The announcement by Pfizer early on Monday morning that its COVID-19 vaccine had proved 90 percent effective in trials produced a surge on Wall Street when trading began for the day and boosted markets around the world.
The S&P 500 index immediately jumped by around 4 percent to record an intraday record high before finishing the day up by 1.2 percent. The Dow jumped by more than 1000 points at one stage, putting it in sight of breaching the 30,000 mark, before falling back at the close of the day.
There was, however, a significant divergence in the market as the tech-heavy NASDAQ index fell by 2.2 percent This was due to a shift away from stocks that have benefited as a result of the pandemic and working from home. So-called hot “momentum” stocks, such as Zoom, Video Communications, PayPal and Netflix were among the biggest losers.
The divergence continued yesterday as the Dow rose by a further 263 points, or 0.9 percent, the S&P dropped by 0.1 percent and the NASDAQ was down by 1.4 percent. But even after these falls, the NASDAQ remains 28 percent higher than at the start of the year.
The bifurcation in the market reflects a turn by Wall Street investors to so-called value stocks—those companies that have been hammered as a result of the pandemic—and are looking to a return to more normal conditions in the event that a vaccine can be successfully developed and rolled out.
But the change in the market does not indicate any underlying strength in the economy. Rather it is an expression of the highly speculative character of shifts by Wall Street investors based on the assumption that growth will start to return.
As the New York Times commented in an article on Monday’s surge: “With little changed on the ground, the market’s exuberance can be confounding. After all, the United States is still setting records for new coronavirus cases, the economy is still in the grip of a recession, and it could be months before a vaccine is widely available. But investing by its nature looks to the future, and on Monday investors were basing their buying and selling on their expectations of what the world could look like in a few months, rather than what it looks like today.”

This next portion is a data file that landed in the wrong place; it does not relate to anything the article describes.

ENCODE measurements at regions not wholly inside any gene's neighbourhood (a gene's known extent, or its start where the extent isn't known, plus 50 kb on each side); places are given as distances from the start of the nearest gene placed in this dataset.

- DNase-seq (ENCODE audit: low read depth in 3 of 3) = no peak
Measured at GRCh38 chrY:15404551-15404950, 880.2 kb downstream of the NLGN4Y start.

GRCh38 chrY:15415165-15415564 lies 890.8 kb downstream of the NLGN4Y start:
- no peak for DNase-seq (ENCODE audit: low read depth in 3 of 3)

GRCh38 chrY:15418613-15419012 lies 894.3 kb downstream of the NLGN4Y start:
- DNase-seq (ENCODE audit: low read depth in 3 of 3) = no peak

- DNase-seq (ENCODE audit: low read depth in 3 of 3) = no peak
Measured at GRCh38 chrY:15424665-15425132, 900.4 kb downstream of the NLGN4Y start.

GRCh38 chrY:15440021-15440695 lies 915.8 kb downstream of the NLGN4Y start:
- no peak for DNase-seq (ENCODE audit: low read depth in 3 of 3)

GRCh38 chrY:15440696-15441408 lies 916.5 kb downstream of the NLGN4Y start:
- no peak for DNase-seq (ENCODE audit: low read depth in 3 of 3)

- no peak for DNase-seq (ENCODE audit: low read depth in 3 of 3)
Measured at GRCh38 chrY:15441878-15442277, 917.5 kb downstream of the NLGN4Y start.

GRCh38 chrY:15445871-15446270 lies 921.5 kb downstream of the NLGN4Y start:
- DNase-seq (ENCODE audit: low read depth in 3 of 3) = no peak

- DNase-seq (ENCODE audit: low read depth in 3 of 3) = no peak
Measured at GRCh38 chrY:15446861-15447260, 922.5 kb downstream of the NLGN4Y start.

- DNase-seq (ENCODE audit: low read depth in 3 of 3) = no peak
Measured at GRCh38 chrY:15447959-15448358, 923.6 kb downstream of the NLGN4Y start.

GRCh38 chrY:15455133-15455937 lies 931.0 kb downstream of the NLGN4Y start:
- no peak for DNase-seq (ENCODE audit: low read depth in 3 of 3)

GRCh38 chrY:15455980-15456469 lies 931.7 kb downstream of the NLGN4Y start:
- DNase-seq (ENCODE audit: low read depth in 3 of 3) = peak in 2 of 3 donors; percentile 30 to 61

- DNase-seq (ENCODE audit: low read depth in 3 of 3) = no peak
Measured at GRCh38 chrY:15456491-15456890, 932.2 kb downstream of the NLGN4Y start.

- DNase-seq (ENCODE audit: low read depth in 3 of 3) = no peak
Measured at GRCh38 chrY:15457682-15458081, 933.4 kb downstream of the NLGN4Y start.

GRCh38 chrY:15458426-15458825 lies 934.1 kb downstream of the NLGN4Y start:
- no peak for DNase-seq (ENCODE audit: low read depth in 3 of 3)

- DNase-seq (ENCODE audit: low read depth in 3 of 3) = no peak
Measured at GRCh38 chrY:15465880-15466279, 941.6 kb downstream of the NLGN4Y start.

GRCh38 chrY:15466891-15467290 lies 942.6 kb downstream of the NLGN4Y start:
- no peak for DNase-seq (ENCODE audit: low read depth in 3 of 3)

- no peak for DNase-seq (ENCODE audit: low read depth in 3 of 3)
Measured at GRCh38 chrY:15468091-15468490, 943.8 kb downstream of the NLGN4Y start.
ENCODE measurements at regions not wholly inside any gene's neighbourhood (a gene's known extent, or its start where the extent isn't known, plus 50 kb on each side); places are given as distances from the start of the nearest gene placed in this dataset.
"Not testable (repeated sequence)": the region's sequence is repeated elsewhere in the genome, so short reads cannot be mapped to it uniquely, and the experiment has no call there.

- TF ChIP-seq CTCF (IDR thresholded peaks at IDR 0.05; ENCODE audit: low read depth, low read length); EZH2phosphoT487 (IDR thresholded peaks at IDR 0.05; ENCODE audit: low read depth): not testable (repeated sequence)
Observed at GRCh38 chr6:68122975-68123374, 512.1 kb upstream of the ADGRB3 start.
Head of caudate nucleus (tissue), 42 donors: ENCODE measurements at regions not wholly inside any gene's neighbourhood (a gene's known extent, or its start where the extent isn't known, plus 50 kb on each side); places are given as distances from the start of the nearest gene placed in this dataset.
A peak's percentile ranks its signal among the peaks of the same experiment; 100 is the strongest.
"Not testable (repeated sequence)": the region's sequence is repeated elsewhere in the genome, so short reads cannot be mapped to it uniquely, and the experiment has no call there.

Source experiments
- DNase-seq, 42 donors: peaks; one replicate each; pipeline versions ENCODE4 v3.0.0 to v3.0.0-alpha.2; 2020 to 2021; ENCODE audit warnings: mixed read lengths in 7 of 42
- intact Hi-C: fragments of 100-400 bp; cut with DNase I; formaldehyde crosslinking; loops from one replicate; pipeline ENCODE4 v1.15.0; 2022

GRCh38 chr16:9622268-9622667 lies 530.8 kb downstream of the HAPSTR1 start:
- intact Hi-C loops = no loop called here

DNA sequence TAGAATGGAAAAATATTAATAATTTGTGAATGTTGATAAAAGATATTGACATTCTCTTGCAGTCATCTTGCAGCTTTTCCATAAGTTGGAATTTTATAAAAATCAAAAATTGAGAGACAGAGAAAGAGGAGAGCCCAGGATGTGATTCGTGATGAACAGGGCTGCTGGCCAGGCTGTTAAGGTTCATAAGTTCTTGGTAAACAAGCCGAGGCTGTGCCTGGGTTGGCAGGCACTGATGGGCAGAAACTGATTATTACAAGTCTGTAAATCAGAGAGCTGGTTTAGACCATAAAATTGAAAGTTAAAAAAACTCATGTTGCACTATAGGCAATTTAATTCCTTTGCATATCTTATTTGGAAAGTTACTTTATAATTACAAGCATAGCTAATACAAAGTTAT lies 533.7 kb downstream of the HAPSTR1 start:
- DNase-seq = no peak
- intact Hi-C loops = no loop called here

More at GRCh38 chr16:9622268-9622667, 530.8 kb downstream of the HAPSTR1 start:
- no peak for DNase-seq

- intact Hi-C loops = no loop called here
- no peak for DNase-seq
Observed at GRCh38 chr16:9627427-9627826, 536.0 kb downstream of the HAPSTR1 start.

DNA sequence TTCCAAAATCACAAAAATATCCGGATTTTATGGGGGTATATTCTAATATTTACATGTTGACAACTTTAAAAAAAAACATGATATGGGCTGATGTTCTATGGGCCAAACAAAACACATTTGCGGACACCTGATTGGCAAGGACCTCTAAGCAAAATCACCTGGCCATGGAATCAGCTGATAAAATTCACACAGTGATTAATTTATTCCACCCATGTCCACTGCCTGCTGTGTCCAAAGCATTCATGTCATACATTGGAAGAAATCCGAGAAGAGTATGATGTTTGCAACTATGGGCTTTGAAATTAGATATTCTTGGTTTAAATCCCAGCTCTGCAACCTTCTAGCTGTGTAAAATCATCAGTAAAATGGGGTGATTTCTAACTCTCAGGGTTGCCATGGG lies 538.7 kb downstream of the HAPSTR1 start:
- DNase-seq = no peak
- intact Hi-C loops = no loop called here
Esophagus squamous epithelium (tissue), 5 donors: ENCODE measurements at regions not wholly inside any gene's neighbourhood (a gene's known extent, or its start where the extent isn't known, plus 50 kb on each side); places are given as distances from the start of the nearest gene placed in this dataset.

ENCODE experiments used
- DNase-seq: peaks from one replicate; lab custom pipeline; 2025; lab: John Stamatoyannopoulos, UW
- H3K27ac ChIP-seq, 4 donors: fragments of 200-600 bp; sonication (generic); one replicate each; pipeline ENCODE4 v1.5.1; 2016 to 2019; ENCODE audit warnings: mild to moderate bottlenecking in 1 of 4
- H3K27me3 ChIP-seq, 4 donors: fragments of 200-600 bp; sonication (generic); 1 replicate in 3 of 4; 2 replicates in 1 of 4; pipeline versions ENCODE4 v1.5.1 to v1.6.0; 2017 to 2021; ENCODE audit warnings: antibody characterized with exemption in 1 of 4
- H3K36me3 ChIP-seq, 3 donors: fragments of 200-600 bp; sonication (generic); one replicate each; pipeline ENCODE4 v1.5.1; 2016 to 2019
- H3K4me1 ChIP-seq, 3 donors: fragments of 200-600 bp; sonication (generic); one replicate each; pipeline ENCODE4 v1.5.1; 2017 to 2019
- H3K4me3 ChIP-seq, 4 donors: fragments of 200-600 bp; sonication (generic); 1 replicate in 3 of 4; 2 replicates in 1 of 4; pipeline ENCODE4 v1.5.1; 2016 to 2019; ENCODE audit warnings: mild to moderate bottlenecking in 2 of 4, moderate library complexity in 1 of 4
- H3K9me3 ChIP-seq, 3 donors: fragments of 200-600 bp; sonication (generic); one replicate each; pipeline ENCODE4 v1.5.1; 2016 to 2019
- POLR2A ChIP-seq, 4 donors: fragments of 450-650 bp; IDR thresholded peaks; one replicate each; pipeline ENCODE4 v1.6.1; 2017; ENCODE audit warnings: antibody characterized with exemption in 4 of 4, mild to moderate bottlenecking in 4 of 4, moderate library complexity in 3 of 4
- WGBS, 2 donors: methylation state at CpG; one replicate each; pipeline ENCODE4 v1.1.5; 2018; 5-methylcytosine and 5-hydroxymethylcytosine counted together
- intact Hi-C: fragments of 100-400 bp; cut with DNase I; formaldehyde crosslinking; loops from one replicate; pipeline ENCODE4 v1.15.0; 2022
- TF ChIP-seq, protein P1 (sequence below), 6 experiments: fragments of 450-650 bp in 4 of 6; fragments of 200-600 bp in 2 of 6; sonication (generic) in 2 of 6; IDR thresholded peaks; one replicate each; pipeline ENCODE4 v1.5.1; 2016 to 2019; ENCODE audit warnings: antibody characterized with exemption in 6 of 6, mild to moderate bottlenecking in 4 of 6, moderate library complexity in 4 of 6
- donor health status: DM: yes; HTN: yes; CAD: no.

In other words, the market surge is a major gamble amid signs that it could rapidly run out of steam. And market turbulence could result from another significant development—the rise in the yield on the US 10-year Treasury bond which has recorded a sharp increase in the last few days after plunging to record lows.
The yield on the bond, which forms a base rate for rates across the economy, has risen to as high as 0.97 percent, a level last reached in March. Bob Michele, the chief investment officer at JP Morgan Asset Management, told the Financial Times that it could go as high as 1.25 percent.
An increase in interest rates would raise borrowing costs for corporations which have raised large amounts of debt to take advantage of ultra-low credit orchestrated by the Fed, which has poured trillions of dollars into financial markets.
Michele argued that the Fed was unlikely to let Treasury yields to spike significantly, given the potential financial damage.
“This can only go as far as the Fed is willing to let it go,” he said. “They are not going to let it go crazy because that could derail the recovery.”
It is a measure of how dependent financial markets have become on the actions of the central bank and how far their operations have moved from the past that the prospect of an economic “recovery” and a return of interest rates on Treasury bonds to something resembling more “normal” conditions could be the source of market turbulence.
The Fed has indicated it intends to keep interest rates at their present ultra-low levels until the end of 2023 and is intervening in bond markets to the tune of $80 billion per month—a rate of almost $1 trillion per year—to hold them down. It may have to increase its level in the coming period because of the increase in government debt.
As the Financial Times noted in an article earlier this month, in order to “insure against a destabilising rise in borrowing costs that could upend the economic recovery, some market participants believe the Fed must soon focus the bulk of its bond-buying on longer term debt, or increase the aggregate size of its purchases.”
The rise on Wall Street has been broadly replicated on global financial markets. Japan’s Nikkei index rose by more than 2 percent on Monday after passing through the 25,000 level on Friday for the first time in more than three decades.
Europe’s Stoxx 600 index was up by 4 percent on Monday, its biggest increase since May, and the MSCI All Country World index of global stocks hit a record after rising by 1.3 percent on the day.
But with the surge in the pandemic in Europe and the prospect of a further contraction likely to shatter earlier forecasts for a revival in the further quarter, jobless levels are set to rise again.
According to research issued by the European Central Bank, one in seven Spanish workers are employed in businesses, excluding financial firms, which are at risk of a collapse. The figures for Germany and France are 8 percent, and 10 percent in Italy. Companies at risk of collapse are defined as those having negative working capital and high debt levels despite receiving subsidies.